To get an idea of the potential of Russian services it is necessary to talk about their budget. According to open sources (such as Julian Cooper’s The Funding of the Power Agencies of the Russian State. The Journal of Power Institutions in Post-Soviet Societies, Issue 6. 2007, or The Funding of the Power Agencies of the Russian State: An Update, 2005 to 2014 and Beyond. The Journal of Power Institutions in Post-Soviet Societies. Issue 16, 2014), in 2013 the budget for what the Russians call “Security Services” – a concept that includes the FSO, FSB (except the Border Service) and SVR – exceeded 4 billion euros. The distribution by service is classified, and obviously the budget of the GRU is included in the one corresponding to the Russian Ministry of Defense, with which it is completely unknown. This money joins the more than 300,000 people who work – again, classified data – in the different intelligence services.

To be able to compare these data with other services, here’s a curiosity: the budget corresponding to the CNI is estimated at about 240 million euros, seventeen times less than the Russian one, and its number of employees at about 2,500 people. Of course, comparisons are odious…

The Russian ICC (II). Context: Russia

Before talking about the Russian ICC, we must know that Russia is the largest country with the most kilometers (more than 20,000) in the world; it has the largest reserves of energy and mineral resources in the world still to be exploited, making it the largest energy superpower, as well as the world’s largest reserve of forest resources, and also has a quarter of the world’s unfrozen water.

From a cyber perspective, Russia is alleged to be the only country to have carried out combined (physical and logical) military action against another country (Georgia, August 2008) or has degraded critical infrastructure of a third party by cyber approach (Estonia, 2007). Their military and intelligence potential in this area is undoubted, as are their “physical” or traditional capabilities. The intelligence services are heavily involved in politics – as it happens, it is public that Vladimir Putin was an agent of the KGB and director of the FSB – or in the public or private sector, and they also maintain close relations – always supposed – with organized crime.
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The Russian ICC (I). Introduction: the Russians are coming!

We often talk about Russian APTs, Russian malware, Russian groups … But who are the “Russians”? We will analyze, in a series of posts, who “the Russians” really are, what Russia is (from the point of view of intelligence and security), what their services are – and their APTs -, what relations they have with the rest of the Ecosystem in the Russian information war, what objectives they have, what information they are looking for, etc. In short, we will try to get to know the Russian Cyber Intelligence Community a little better, to these supposedly Russian threats that we find all the time in different organizations.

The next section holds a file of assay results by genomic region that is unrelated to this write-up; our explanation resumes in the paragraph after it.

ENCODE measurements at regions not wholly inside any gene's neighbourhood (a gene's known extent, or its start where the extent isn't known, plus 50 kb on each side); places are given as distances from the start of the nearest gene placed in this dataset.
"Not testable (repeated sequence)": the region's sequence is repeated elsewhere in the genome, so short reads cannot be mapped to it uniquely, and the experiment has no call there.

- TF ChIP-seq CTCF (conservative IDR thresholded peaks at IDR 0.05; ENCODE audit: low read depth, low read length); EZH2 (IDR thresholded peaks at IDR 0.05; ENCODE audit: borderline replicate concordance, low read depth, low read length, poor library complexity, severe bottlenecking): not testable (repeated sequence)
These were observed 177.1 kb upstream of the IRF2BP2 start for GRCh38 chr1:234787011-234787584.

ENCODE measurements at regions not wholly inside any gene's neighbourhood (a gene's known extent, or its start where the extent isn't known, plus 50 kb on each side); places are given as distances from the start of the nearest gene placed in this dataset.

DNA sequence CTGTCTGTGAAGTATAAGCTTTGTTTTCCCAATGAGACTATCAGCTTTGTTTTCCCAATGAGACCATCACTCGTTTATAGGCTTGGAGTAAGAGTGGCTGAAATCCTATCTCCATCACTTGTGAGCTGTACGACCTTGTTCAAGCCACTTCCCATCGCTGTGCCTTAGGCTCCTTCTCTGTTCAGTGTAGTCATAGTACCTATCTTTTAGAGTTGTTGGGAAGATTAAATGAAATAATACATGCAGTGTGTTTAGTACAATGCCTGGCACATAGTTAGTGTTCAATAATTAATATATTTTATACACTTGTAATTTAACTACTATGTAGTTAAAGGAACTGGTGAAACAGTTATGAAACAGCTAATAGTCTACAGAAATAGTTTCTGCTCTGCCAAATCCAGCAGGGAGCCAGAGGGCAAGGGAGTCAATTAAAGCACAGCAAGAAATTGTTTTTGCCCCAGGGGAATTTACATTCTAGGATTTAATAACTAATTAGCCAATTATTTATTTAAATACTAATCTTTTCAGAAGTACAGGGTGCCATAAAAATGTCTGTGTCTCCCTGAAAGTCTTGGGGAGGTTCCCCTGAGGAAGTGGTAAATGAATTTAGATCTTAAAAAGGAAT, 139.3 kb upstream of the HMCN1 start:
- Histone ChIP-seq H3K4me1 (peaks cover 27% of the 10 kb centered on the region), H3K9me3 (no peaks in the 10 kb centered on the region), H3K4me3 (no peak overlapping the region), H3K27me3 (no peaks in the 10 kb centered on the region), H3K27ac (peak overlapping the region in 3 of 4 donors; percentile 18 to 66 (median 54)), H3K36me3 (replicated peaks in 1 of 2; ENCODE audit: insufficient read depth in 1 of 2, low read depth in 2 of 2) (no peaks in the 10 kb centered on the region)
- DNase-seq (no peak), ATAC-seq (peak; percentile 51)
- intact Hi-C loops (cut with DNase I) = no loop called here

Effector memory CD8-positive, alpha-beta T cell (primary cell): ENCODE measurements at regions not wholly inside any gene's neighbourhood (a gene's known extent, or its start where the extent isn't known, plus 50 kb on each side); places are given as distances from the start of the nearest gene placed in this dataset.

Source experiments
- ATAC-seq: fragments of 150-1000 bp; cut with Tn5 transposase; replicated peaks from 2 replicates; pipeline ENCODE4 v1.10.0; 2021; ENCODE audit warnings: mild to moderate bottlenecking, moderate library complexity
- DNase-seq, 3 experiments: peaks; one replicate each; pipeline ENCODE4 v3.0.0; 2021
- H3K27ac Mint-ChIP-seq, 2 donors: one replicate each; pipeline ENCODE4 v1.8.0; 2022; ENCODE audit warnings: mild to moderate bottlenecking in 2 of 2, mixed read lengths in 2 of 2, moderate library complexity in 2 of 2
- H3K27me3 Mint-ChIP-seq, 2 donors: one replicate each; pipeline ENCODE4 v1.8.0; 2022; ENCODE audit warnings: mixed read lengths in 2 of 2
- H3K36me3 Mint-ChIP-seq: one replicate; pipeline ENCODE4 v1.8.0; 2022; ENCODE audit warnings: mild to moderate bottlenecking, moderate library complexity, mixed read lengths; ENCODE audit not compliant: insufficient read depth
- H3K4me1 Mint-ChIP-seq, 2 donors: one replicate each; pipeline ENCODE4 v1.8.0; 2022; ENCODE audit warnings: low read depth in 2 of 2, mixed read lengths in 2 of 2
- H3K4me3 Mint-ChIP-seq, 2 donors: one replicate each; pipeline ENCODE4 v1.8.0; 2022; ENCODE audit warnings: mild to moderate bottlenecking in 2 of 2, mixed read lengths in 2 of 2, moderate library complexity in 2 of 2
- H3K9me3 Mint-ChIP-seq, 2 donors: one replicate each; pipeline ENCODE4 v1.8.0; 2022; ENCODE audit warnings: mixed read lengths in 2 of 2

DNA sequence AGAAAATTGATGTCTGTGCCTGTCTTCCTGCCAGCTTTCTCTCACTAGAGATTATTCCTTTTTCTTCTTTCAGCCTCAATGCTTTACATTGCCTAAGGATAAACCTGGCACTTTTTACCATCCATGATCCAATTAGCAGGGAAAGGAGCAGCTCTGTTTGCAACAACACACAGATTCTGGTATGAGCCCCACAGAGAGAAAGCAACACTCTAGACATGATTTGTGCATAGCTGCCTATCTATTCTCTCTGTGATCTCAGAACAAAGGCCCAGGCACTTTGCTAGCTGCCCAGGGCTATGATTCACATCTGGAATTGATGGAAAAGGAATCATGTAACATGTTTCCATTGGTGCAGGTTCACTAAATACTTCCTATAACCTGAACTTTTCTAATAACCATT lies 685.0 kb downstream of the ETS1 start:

Of course, all the information collected here was obtained from public sources and represents no more than private opinions, interpretations, analyses, issues … surely all of them wrong because … what exactly is attribution?

Let’s begin: as it could not be any other way (otherwise we would not be dedicating a series) one of the main actors in the field of (cyber) intelligence is Russia; perhaps this is currently the country that most sophisticated in its attacks: targeted, stealthy and technically brilliant, with very high rates of persistence due to the complexity of detection (of course, with the permission of the United States …). Russian APTs are often well-identified with the information they need, where it is, and who handles it, and so they focus on the exact theft of such data, as we said in the most secretive way possible.
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Uncle Sam

Snowden, PRISM, NSA… words, or buzzwords, that we’re used to listen in the media, specially during the last months. You know: when talking about technology, spying -of course, using “cyber” prefix- and some acronyms to get a slot in prime time :) I didn’t want to write about sensationalism, but at the end I could not resist: during holidays you have too spare time to read newspapers :)

Really, I don’t know where the news are… It’s a fact that USA, by NSA and other agencies, is spying us as much as they can… just like is a fact that dogs do bark. Yes, and? I have never understood the big surprise that everybody claims where talking about USA spying. Where is the surprise? Is really surprising that a country which a big technological capability uses it for its own good? Guys, I think in this world nobody is a charity nun… The problem is that here, in Spain, we don’t have a similar capability -and honestly, I don’t think we’ll be able to have one in short term-: we can snoop Tuenti :( And this is a big problem or, really, two big problems. The first one is that we rely on a third party to get information -information that is to be processed to get intelligence; yes, and the third party is obviously USA (what would you think, it was Andorra?) that today is our friend but tomorrow can be less friendly o, simply, cat have some interests that isn’t ours… And the second problem is that we are all vulnerable: in other words, we have to live with the fact that USA spy us when and how they want, and obviously this fact gives them an enviable advantage over us in any field. Spain is doubting about giving support to USA in, lets say, a military occupation of ACMECity? No problem: just before talking to us, US officials know all our points and can use this knowledge to convince us, in the best way, to get our support in almost anything… This is a problem for Spain, isn’t it? And worse: if we disagree we can unplug everything and go to plant potatoes, of course not using Microsoft products, not searching by Google, not sending information across Cisco routers and, finally, not touching anything that smells like American. Or much better, replacing the technology with Huawei and things like that… in this way we can involve in the spying game other countries that, of course, will respect our individual privacy and our global interests as a Nation… you know, don’t you? :)